The British Embassy in Tashkent celebrates 25 years of UK-Uzbekistan relations.
On 17 February Her Majesty’s Ambassador to Uzbekistan, Mr Chris Allan, hosted a press conference devoted to the 25th anniversary of the establishment of diplomatic relations between the UK and Uzbekistan.
The Ambassador briefed Uzbek and foreign journalists about the highlights of the Embassy’s achievements during the 25 years since the establishment of diplomatic relations between the UK and Uzbekistan, and in 2016 in particular. The Ambassador spoke about the state of bilateral relations today, and the prospects for the future.
18 February 2017 marks the 25th anniversary of the establishment of diplomatic relations between the United Kingdom and Uzbekistan. Contact between our two countries goes back over six hundred years and correspondence still exists between King Henry IV of England and Amir Temur, but it is only in the years since Uzbekistan’s independence that our relations have become systematic.
Today the bilateral relationship between our two countries covers many areas, including political, commercial, security, educational and cultural spheres. On security issues, the UK and Uzbekistan are strengthening dialogue by deepening their analytical exchanges on Afghanistan and co-operation on a range of shared regional concerns. The British Embassy is also working together with the Government of Uzbekistan to tackle organised crime, including narcotics and people-trafficking. The UK has regular exchanges with Uzbekistan’s Parliament, its Central Election Committee and its National Human Rights Centre, supporting governance reform and universal values. The UK continues to strengthen cooperation with Uzbekistan on trade, economic and investment relations, in particular through the Uzbek-British Trade and Industry Council.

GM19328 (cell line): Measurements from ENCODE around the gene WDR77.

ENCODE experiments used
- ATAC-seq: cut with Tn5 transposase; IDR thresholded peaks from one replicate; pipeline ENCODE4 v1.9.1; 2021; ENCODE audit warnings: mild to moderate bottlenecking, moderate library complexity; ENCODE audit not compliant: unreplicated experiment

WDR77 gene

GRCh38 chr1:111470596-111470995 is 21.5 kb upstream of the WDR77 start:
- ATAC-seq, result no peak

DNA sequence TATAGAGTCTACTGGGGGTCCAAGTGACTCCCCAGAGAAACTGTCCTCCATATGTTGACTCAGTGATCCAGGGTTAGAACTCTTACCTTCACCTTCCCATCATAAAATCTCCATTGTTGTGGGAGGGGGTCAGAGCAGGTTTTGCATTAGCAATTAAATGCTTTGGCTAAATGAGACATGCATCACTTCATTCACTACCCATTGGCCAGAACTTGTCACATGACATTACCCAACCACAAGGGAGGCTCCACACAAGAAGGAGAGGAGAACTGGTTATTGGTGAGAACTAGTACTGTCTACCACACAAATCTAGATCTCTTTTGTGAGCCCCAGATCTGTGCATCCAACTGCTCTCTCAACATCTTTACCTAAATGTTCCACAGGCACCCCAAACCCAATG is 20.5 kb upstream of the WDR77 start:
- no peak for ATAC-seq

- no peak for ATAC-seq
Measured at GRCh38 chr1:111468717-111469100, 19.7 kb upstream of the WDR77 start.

Ambassador Allan spoke about the many positive results achieved over the 25 years of UK-Uzbekistan bilateral political relations. He mentioned the visit of the first President of the Republic of Uzbekistan, HE Mr. Islam Karimov, to the United Kingdom in November 1993, which gave a powerful early stimulus to the development of the relations between two countries. Fittingly, last year – the 25th Anniversary of Uzbekistan’s independence - was a particularly important one for bilateral relations in the political sphere. In April 2016, Tobias Ellwood, Deputy Minister at the Foreign Office, visited Uzbekistan to further deepen the bilateral relations between the UK and Uzbekistan. And in December 2016, Sir Alan Duncan, Minister of State at the Foreign Office, also visited Uzbekistan. Minister Duncan was privileged to be the first foreign dignitary to congratulate President Mirziyoev on his inauguration in person. The visit of His Excellency the Minister of Foreign Affairs, Abdulaziz Kamilov, to Great Britain in November 2013 marked an important step in enhancing relations between the two countries and the UK hopes to welcome His Excellency back to London during the course of this year.
Inter-parliamentary cooperation is an important part of our bilateral ties. In August 2010, a Group of the Oliy Majlis for Cooperation with the Parliament of Great Britain was established. In September 2010, a Memorandum of Understanding was signed between the Group of the Oliy Majlis and the UK’s “Britain-Uzbekistan” All-Party Parliamentary Group. In November 2011, the UK parliament hosted a visit for members of parliament from Uzbekistan led by Senators Safoev and Artikova, and in 2013 and in 2016 a member of the British House of Lords, Baroness Vivien Stern, made reciprocal visits to the Parliament of the Republic of Uzbekistan. They discussed relationships between our two parliaments and progress on human rights in Uzbekistan.
On the subject of co-operation in the field of trade and investment, the Ambassador said that the British Embassy will continue to strengthen cooperation with Uzbekistan on developing trade, economic and investment relations by encouraging and strengthening direct contacts between Uzbek and British businesses, supporting trade missions to and from the UK and through the Uzbek-British Trade and Industry Council. UBTIC, established in 1994, is an annual event which is co-chaired by Uzbekistan’s Minister of Foreign Economic Relations, H.E. Elyor Ganiev and the UK’s Dame Barbara Hay, herself a former UK Ambassador to Uzbekistan. The Ambassador highlighted last year’s event held in Tashkent in November, which brought together representatives of the Government of Uzbekistan and record numbers of British companies to help further develop trade and investment relations between the two countries. This year’s UBTIC event will be held in London in the autumn.